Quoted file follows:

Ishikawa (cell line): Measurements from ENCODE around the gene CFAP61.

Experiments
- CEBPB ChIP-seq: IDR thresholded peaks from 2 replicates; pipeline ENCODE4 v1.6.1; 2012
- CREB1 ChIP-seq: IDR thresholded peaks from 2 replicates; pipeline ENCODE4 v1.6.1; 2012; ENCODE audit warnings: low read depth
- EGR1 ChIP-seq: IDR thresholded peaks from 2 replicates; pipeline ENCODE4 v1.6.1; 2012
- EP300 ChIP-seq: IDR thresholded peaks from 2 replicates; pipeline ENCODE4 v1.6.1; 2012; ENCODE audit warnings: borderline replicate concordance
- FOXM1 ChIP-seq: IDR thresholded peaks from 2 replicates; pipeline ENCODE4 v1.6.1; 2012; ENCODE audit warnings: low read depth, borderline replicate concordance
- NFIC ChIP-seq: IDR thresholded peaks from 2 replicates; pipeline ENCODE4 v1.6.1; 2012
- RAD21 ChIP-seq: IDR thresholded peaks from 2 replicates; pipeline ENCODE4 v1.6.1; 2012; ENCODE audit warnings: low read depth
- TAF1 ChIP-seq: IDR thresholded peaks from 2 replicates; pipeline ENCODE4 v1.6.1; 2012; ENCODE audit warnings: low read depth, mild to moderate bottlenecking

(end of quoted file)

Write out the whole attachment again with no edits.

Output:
Ishikawa (cell line): Measurements from ENCODE around the gene CFAP61.

Experiments
- CEBPB ChIP-seq: IDR thresholded peaks from 2 replicates; pipeline ENCODE4 v1.6.1; 2012
- CREB1 ChIP-seq: IDR thresholded peaks from 2 replicates; pipeline ENCODE4 v1.6.1; 2012; ENCODE audit warnings: low read depth
- EGR1 ChIP-seq: IDR thresholded peaks from 2 replicates; pipeline ENCODE4 v1.6.1; 2012
- EP300 ChIP-seq: IDR thresholded peaks from 2 replicates; pipeline ENCODE4 v1.6.1; 2012; ENCODE audit warnings: borderline replicate concordance
- FOXM1 ChIP-seq: IDR thresholded peaks from 2 replicates; pipeline ENCODE4 v1.6.1; 2012; ENCODE audit warnings: low read depth, borderline replicate concordance
- NFIC ChIP-seq: IDR thresholded peaks from 2 replicates; pipeline ENCODE4 v1.6.1; 2012
- RAD21 ChIP-seq: IDR thresholded peaks from 2 replicates; pipeline ENCODE4 v1.6.1; 2012; ENCODE audit warnings: low read depth
- TAF1 ChIP-seq: IDR thresholded peaks from 2 replicates; pipeline ENCODE4 v1.6.1; 2012; ENCODE audit warnings: low read depth, mild to moderate bottlenecking